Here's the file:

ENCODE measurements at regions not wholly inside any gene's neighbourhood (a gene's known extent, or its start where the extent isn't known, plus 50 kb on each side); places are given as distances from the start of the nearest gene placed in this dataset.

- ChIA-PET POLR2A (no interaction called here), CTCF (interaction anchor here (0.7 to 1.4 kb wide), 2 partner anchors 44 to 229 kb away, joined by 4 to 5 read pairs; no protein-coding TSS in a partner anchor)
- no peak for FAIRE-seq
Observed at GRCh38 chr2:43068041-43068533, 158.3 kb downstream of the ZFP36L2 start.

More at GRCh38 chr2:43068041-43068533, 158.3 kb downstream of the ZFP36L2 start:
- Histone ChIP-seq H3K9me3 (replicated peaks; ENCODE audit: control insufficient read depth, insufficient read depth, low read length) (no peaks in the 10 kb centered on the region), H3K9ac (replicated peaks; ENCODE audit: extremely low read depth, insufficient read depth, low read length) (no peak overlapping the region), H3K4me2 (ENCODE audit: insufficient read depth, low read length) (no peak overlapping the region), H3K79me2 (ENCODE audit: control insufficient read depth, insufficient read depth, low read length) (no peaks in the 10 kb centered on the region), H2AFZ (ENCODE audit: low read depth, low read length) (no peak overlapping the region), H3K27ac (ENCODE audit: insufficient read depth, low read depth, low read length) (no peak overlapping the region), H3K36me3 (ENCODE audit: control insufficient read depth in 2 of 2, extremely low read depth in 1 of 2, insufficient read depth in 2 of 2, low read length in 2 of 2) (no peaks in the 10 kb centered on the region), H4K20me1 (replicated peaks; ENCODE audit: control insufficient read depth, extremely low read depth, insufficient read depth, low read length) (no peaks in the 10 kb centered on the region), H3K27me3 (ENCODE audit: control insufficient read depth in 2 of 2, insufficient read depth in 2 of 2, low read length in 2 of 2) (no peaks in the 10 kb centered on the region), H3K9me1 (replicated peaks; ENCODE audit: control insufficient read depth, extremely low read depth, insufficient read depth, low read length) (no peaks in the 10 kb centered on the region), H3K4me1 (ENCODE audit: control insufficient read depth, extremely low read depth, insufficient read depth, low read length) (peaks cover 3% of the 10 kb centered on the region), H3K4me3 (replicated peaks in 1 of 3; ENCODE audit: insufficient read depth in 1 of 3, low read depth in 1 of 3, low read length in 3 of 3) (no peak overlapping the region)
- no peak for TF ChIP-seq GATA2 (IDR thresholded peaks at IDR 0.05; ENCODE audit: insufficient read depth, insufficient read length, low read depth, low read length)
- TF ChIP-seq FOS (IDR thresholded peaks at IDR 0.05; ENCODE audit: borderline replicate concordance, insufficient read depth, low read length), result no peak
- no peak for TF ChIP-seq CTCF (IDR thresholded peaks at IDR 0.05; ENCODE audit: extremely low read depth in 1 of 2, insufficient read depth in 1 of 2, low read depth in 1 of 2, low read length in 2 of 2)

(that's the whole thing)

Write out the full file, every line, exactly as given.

ENCODE measurements at regions not wholly inside any gene's neighbourhood (a gene's known extent, or its start where the extent isn't known, plus 50 kb on each side); places are given as distances from the start of the nearest gene placed in this dataset.

- ChIA-PET POLR2A (no interaction called here), CTCF (interaction anchor here (0.7 to 1.4 kb wide), 2 partner anchors 44 to 229 kb away, joined by 4 to 5 read pairs; no protein-coding TSS in a partner anchor)
- no peak for FAIRE-seq
Observed at GRCh38 chr2:43068041-43068533, 158.3 kb downstream of the ZFP36L2 start.

More at GRCh38 chr2:43068041-43068533, 158.3 kb downstream of the ZFP36L2 start:
- Histone ChIP-seq H3K9me3 (replicated peaks; ENCODE audit: control insufficient read depth, insufficient read depth, low read length) (no peaks in the 10 kb centered on the region), H3K9ac (replicated peaks; ENCODE audit: extremely low read depth, insufficient read depth, low read length) (no peak overlapping the region), H3K4me2 (ENCODE audit: insufficient read depth, low read length) (no peak overlapping the region), H3K79me2 (ENCODE audit: control insufficient read depth, insufficient read depth, low read length) (no peaks in the 10 kb centered on the region), H2AFZ (ENCODE audit: low read depth, low read length) (no peak overlapping the region), H3K27ac (ENCODE audit: insufficient read depth, low read depth, low read length) (no peak overlapping the region), H3K36me3 (ENCODE audit: control insufficient read depth in 2 of 2, extremely low read depth in 1 of 2, insufficient read depth in 2 of 2, low read length in 2 of 2) (no peaks in the 10 kb centered on the region), H4K20me1 (replicated peaks; ENCODE audit: control insufficient read depth, extremely low read depth, insufficient read depth, low read length) (no peaks in the 10 kb centered on the region), H3K27me3 (ENCODE audit: control insufficient read depth in 2 of 2, insufficient read depth in 2 of 2, low read length in 2 of 2) (no peaks in the 10 kb centered on the region), H3K9me1 (replicated peaks; ENCODE audit: control insufficient read depth, extremely low read depth, insufficient read depth, low read length) (no peaks in the 10 kb centered on the region), H3K4me1 (ENCODE audit: control insufficient read depth, extremely low read depth, insufficient read depth, low read length) (peaks cover 3% of the 10 kb centered on the region), H3K4me3 (replicated peaks in 1 of 3; ENCODE audit: insufficient read depth in 1 of 3, low read depth in 1 of 3, low read length in 3 of 3) (no peak overlapping the region)
- no peak for TF ChIP-seq GATA2 (IDR thresholded peaks at IDR 0.05; ENCODE audit: insufficient read depth, insufficient read length, low read depth, low read length)
- TF ChIP-seq FOS (IDR thresholded peaks at IDR 0.05; ENCODE audit: borderline replicate concordance, insufficient read depth, low read length), result no peak
- no peak for TF ChIP-seq CTCF (IDR thresholded peaks at IDR 0.05; ENCODE audit: extremely low read depth in 1 of 2, insufficient read depth in 1 of 2, low read depth in 1 of 2, low read length in 2 of 2)